The term agriculture mechanization or mechanized agriculture refers to the use of machines to farm. Before the industrial revolution took flight, farming was mostly done using human labor and animals like horses, cattle, and mules. As the technologies used to build machines matured, tools like the tractor (a mechanized plow) entered the agricultural industry.
Historically, mechanized agriculture referred to machines that conducted actual farming activities like tilling, planting, and harvesting. Today, agriculture mechanization has become a broad term that encompasses everything from farming activities, to how produce is transported, stored and processed and even how these processes work (i.e., through software). With this broader terminology, aspects like agritech, robotics, and machine learning are also considered a part of mechanized agriculture.
So, are all the gains mechanized agriculture brought still valid? Is the mechanization trend leading farming to greater heights of productivity or has it plateaued? In this article, Sanjeev Mansotra, a business owner, entrepreneur, and investor weighs in on the conversation. He explores the benefits of mechanized farming from a current and future perspective while giving insights on where mechanized farming will go over the next decade.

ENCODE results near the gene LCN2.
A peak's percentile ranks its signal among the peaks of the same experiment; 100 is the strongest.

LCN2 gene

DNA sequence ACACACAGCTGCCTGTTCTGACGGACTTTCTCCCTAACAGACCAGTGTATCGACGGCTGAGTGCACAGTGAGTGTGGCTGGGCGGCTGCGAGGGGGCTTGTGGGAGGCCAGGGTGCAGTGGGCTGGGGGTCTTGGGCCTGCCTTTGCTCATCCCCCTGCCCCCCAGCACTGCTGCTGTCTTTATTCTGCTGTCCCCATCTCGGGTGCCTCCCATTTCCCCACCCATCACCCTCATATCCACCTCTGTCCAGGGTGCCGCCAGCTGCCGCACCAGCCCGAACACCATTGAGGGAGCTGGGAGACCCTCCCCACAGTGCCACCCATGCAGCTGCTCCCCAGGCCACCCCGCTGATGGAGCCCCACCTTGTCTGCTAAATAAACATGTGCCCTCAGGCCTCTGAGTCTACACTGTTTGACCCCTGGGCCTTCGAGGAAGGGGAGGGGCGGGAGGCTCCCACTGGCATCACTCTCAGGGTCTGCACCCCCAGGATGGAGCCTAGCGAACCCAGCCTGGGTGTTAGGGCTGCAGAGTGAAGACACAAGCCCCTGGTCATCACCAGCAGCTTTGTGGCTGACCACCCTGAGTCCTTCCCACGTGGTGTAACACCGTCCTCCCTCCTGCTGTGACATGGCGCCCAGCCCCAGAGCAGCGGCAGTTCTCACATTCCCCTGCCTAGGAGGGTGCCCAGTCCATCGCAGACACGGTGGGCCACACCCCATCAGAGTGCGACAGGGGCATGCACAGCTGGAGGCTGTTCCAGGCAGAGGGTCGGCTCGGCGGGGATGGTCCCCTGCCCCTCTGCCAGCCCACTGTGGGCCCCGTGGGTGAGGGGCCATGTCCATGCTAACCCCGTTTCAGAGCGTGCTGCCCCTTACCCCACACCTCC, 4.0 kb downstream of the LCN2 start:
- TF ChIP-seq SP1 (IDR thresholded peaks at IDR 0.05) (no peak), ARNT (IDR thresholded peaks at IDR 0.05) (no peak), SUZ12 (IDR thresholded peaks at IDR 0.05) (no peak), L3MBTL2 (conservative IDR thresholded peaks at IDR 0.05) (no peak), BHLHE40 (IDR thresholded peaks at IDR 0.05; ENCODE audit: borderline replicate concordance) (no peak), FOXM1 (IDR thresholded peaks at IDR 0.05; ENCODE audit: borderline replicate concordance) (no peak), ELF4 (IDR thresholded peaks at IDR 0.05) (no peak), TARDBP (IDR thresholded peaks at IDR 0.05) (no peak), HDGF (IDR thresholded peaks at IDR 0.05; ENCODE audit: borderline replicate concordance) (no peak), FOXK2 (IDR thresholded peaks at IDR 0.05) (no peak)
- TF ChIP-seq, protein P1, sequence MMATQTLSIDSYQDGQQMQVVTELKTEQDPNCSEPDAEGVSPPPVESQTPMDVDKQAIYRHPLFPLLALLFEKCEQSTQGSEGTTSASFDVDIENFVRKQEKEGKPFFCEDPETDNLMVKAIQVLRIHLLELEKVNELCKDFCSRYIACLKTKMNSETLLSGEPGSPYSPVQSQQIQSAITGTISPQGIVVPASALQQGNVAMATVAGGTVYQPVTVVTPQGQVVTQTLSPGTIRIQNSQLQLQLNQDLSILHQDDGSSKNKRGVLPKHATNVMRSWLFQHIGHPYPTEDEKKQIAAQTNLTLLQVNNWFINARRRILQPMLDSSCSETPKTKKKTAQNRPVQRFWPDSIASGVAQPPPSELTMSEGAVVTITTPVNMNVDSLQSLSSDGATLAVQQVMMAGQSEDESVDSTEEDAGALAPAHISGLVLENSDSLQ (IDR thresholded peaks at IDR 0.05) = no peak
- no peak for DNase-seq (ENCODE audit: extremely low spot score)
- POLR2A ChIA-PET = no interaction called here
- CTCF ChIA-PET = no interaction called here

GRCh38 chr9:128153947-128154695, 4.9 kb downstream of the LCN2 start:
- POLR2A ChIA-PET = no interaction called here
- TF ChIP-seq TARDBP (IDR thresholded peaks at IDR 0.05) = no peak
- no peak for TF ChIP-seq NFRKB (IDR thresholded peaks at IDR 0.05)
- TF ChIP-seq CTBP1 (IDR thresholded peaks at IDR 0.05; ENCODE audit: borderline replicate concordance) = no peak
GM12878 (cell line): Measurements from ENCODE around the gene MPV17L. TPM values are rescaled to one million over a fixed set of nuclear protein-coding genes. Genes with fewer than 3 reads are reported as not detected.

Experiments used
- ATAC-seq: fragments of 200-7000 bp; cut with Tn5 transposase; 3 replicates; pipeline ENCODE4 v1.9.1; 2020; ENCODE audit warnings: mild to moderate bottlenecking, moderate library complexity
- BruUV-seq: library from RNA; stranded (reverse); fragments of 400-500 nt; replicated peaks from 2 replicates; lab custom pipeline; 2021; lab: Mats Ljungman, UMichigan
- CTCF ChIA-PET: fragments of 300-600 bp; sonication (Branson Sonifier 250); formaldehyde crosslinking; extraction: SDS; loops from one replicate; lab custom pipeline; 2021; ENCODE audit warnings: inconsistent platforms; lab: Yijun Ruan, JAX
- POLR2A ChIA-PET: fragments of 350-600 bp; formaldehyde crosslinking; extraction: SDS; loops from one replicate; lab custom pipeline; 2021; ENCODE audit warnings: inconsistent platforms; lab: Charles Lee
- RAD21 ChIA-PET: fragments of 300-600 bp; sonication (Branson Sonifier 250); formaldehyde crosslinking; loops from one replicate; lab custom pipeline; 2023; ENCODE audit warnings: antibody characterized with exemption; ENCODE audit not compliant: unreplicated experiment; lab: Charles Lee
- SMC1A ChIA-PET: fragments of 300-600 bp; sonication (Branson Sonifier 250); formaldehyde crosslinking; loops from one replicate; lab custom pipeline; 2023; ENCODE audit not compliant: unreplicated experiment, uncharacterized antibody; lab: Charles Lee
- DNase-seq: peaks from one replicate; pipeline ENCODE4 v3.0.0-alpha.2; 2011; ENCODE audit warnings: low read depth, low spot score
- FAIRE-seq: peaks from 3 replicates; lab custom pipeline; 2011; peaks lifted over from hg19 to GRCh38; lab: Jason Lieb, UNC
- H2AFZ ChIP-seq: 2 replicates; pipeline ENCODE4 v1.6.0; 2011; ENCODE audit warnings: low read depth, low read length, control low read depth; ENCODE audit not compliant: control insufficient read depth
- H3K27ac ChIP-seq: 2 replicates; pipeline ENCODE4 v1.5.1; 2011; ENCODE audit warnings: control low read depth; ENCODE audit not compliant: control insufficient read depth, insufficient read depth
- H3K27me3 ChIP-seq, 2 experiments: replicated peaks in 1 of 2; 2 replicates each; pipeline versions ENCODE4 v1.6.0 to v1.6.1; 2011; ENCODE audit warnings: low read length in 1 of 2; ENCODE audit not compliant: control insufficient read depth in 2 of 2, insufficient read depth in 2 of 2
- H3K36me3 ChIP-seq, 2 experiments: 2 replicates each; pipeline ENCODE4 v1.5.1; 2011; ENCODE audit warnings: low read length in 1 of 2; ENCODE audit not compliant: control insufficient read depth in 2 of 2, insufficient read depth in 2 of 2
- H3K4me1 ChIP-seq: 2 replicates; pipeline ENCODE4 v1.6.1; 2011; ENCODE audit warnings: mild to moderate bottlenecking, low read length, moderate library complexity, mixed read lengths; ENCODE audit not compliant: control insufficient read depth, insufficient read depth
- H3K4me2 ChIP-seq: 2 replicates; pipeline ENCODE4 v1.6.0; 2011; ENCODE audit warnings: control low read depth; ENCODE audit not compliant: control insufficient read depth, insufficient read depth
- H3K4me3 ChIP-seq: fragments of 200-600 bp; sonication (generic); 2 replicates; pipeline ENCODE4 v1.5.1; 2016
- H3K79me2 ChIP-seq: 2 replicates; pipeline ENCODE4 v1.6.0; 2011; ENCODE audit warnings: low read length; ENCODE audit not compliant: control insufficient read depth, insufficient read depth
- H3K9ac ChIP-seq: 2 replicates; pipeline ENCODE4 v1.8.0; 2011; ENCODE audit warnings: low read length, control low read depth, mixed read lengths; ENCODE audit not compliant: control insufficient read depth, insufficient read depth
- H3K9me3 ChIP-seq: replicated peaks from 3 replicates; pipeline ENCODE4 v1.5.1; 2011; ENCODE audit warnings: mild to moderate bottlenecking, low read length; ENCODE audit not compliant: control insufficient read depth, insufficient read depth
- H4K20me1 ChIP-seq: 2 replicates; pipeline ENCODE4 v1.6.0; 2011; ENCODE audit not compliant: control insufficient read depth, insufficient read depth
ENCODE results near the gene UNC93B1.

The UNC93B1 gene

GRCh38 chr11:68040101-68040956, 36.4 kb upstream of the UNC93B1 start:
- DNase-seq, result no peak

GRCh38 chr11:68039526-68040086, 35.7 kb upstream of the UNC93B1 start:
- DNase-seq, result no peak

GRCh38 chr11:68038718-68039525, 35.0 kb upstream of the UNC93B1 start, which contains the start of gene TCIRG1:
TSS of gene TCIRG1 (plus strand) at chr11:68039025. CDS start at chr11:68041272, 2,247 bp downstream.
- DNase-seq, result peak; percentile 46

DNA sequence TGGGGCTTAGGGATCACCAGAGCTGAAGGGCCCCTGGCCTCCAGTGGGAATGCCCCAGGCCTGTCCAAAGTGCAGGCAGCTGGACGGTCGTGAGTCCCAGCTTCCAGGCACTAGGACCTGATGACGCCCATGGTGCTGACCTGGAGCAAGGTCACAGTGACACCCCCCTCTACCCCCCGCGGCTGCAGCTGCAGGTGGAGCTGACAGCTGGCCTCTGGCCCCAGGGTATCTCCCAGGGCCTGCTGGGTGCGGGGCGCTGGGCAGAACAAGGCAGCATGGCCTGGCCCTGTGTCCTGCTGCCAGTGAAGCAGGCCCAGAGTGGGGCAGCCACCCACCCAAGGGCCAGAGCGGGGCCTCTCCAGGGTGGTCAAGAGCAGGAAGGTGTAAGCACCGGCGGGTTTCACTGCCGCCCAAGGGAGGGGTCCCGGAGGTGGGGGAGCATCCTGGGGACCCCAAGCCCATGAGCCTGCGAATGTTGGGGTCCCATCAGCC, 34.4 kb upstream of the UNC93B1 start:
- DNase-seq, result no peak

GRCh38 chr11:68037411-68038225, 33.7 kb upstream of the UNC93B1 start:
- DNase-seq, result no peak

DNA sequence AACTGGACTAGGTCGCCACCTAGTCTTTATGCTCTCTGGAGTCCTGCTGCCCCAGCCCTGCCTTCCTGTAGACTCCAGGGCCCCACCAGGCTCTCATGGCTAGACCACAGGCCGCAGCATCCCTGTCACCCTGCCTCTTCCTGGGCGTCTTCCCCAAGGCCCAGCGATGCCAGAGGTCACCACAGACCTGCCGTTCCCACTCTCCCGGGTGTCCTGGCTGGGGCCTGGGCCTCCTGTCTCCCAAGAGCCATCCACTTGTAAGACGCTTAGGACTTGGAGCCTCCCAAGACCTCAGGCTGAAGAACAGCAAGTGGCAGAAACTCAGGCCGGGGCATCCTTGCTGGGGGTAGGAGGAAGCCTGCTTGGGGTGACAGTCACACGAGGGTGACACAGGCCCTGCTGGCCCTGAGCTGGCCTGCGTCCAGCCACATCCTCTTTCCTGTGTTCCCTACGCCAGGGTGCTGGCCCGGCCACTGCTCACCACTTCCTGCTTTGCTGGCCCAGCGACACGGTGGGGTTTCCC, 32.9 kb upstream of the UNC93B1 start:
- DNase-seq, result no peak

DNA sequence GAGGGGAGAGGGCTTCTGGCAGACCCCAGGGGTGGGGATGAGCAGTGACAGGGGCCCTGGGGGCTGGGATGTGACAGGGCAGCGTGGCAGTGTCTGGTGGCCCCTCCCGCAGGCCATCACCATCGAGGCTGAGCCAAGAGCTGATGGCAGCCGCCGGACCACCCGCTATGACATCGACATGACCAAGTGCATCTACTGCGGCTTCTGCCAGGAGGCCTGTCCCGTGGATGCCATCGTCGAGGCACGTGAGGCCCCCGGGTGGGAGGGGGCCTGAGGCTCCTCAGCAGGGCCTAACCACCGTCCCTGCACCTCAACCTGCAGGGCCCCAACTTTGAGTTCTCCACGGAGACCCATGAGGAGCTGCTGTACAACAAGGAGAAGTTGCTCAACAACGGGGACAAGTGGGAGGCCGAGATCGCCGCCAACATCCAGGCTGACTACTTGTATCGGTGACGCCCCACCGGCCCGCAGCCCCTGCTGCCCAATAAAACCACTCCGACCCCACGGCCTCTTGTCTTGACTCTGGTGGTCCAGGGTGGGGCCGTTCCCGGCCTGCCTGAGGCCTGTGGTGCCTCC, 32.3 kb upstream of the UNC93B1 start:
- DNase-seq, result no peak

Mechanized farming has doubtless brought about a lot of progress in the agricultural sector. However, these benefits have come at a cost — a cost to labor and a cost to smallholder farms. As mechanized farming becomes more sophisticated, will these downsides become neutralized? Here are eight advantages of this type of farming that hold the promise of transforming farming into an even more sustainable and profitable venture.